How do you define the concept of home? This is one of the central ideas of Godspeed. Each character has a different expectation of what a home should be like. ​

Increasingly for me, home means comfort. We recently got a puppy. Puppies don’t care about your new carpeting or expensive furniture. They don’t care about the art on your walls or your nice flooring. They just care about love and security and a full stomach. But if you want  everyone to notice your flooring, see marble supplier here and find the best flooring options.  It’s a healthy philosophy. These days, home means a place where my family and friends are welcome—a somewhat private place off to the side of things where I can read and write in peace.

Godspeed is your first book not set in Wisconsin. How and why did you choose Wyoming?

Several years ago, we took a family trip out to Yellowstone and then came through Jackson Hole en route to Bridger Teton National Forest, where we camped for several days not far from a hot spring. That was when I knew the setting for Godspeed. I couldn’t see setting the story in Wisconsin. The stakes just didn’t seem high enough. The weather just isn’t quite as terminally brutal as it is in the mountains of Wyoming, and the money certainly isn’t as big as it is in Jackson Hole. As a writer, you’re looking for ways to always up the ante, and for me, Jackson Hole was a great way of doing just that.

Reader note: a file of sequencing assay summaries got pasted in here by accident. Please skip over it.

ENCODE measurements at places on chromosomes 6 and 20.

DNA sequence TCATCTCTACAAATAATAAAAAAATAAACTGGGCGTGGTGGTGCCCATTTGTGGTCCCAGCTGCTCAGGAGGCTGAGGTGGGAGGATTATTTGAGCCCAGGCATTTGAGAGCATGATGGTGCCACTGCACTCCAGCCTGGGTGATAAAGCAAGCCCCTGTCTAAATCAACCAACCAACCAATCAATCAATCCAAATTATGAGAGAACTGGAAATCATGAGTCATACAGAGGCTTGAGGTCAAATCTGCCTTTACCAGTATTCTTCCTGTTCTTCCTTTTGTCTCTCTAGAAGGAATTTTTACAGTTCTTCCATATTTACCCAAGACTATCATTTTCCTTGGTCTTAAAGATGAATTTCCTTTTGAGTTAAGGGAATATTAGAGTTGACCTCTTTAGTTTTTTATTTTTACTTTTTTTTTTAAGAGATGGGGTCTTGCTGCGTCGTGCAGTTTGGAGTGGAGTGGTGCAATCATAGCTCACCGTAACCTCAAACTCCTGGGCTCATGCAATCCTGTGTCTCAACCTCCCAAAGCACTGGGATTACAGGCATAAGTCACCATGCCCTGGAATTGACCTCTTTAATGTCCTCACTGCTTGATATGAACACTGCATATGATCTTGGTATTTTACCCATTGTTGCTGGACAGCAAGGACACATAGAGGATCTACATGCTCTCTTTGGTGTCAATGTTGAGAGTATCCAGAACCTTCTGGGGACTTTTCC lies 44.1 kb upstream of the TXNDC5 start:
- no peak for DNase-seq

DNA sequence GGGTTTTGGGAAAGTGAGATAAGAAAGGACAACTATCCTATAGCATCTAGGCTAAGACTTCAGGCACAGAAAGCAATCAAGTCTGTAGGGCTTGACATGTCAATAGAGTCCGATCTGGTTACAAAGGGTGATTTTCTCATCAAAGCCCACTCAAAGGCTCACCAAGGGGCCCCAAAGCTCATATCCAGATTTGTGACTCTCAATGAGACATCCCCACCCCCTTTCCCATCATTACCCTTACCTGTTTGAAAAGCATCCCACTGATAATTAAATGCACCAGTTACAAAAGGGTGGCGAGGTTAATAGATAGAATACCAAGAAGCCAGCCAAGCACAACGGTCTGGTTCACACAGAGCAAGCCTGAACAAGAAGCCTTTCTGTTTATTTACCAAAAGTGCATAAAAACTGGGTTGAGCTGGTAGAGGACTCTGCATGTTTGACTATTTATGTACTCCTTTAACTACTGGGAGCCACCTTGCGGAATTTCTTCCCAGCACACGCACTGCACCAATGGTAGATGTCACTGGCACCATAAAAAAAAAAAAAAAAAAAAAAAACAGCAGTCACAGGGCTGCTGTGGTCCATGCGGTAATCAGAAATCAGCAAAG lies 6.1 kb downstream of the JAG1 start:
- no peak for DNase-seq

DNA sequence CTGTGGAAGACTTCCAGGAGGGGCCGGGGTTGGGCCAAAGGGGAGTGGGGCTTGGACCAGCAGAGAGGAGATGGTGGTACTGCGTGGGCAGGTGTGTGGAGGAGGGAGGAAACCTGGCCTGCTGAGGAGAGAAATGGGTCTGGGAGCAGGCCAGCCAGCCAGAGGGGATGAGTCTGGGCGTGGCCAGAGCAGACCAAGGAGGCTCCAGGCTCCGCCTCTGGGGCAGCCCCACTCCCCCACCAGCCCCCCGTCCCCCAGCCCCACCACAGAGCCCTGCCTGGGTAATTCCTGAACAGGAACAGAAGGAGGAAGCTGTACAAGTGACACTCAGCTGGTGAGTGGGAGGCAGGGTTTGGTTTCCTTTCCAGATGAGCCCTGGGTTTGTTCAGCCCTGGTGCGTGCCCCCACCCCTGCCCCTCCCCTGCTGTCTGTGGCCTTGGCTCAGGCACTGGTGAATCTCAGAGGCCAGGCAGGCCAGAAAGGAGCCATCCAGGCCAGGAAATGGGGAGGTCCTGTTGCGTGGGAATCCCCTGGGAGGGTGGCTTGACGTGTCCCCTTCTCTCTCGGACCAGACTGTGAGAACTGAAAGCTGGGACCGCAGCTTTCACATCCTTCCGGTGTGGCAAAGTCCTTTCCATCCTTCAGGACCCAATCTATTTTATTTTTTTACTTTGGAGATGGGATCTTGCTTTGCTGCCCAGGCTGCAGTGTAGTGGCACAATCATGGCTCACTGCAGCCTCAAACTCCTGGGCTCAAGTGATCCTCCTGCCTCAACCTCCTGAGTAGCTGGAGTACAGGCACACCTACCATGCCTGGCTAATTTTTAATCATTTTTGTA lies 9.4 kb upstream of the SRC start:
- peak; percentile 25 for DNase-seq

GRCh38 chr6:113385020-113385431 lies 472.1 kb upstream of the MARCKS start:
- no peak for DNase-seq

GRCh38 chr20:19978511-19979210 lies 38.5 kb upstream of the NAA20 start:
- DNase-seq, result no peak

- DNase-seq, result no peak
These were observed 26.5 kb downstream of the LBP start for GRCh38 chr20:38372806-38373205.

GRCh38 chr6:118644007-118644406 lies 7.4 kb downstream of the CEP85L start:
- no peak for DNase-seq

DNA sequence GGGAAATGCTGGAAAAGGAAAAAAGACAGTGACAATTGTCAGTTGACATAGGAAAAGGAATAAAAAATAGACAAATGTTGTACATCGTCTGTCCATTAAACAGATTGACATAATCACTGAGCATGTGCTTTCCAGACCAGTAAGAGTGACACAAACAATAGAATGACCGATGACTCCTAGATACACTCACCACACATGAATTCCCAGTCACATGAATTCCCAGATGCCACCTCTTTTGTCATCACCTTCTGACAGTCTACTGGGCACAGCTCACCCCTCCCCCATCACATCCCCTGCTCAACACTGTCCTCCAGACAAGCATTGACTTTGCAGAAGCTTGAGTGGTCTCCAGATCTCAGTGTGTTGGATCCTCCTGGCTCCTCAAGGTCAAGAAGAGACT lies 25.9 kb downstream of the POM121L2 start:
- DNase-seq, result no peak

What authors and books do you recommend?

My favorite writers are Jim Harrison, Annie Proulx, Sam Shepard, Cormac McCarthy, Rick Bass—so many. Books that were big influences on Godspeed include Scott Smith’s A Simple Plan, B. Traven’s Treasure of the Sierra Madre, and to some degree, James Dickey’s Deliverance.


Laura Bird